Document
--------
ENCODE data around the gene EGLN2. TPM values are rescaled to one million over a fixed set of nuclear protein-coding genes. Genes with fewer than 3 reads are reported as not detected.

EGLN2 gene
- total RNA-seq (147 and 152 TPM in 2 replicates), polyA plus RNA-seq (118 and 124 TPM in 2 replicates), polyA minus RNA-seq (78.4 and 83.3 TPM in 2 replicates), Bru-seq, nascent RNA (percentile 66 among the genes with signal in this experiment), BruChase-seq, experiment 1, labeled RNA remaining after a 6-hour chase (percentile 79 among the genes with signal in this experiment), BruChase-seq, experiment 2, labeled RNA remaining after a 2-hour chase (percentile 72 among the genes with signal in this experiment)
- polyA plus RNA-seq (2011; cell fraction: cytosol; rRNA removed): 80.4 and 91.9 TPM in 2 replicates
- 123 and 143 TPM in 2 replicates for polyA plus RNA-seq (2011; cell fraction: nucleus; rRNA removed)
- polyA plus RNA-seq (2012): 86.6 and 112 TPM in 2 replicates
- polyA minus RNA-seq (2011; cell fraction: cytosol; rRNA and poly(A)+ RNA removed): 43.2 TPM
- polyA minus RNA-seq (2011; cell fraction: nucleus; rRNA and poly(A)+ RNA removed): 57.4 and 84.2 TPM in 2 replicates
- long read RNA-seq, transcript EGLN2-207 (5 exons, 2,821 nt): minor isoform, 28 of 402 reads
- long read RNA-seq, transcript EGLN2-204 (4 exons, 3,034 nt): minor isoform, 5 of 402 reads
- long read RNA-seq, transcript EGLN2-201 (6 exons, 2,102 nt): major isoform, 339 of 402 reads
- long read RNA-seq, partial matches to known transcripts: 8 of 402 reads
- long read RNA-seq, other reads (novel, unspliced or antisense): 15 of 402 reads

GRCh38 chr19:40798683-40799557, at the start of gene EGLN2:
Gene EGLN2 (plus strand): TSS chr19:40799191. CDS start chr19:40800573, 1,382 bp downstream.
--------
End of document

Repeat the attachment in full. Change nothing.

ENCODE data around the gene EGLN2. TPM values are rescaled to one million over a fixed set of nuclear protein-coding genes. Genes with fewer than 3 reads are reported as not detected.

EGLN2 gene
- total RNA-seq (147 and 152 TPM in 2 replicates), polyA plus RNA-seq (118 and 124 TPM in 2 replicates), polyA minus RNA-seq (78.4 and 83.3 TPM in 2 replicates), Bru-seq, nascent RNA (percentile 66 among the genes with signal in this experiment), BruChase-seq, experiment 1, labeled RNA remaining after a 6-hour chase (percentile 79 among the genes with signal in this experiment), BruChase-seq, experiment 2, labeled RNA remaining after a 2-hour chase (percentile 72 among the genes with signal in this experiment)
- polyA plus RNA-seq (2011; cell fraction: cytosol; rRNA removed): 80.4 and 91.9 TPM in 2 replicates
- 123 and 143 TPM in 2 replicates for polyA plus RNA-seq (2011; cell fraction: nucleus; rRNA removed)
- polyA plus RNA-seq (2012): 86.6 and 112 TPM in 2 replicates
- polyA minus RNA-seq (2011; cell fraction: cytosol; rRNA and poly(A)+ RNA removed): 43.2 TPM
- polyA minus RNA-seq (2011; cell fraction: nucleus; rRNA and poly(A)+ RNA removed): 57.4 and 84.2 TPM in 2 replicates
- long read RNA-seq, transcript EGLN2-207 (5 exons, 2,821 nt): minor isoform, 28 of 402 reads
- long read RNA-seq, transcript EGLN2-204 (4 exons, 3,034 nt): minor isoform, 5 of 402 reads
- long read RNA-seq, transcript EGLN2-201 (6 exons, 2,102 nt): major isoform, 339 of 402 reads
- long read RNA-seq, partial matches to known transcripts: 8 of 402 reads
- long read RNA-seq, other reads (novel, unspliced or antisense): 15 of 402 reads

GRCh38 chr19:40798683-40799557, at the start of gene EGLN2:
Gene EGLN2 (plus strand): TSS chr19:40799191. CDS start chr19:40800573, 1,382 bp downstream.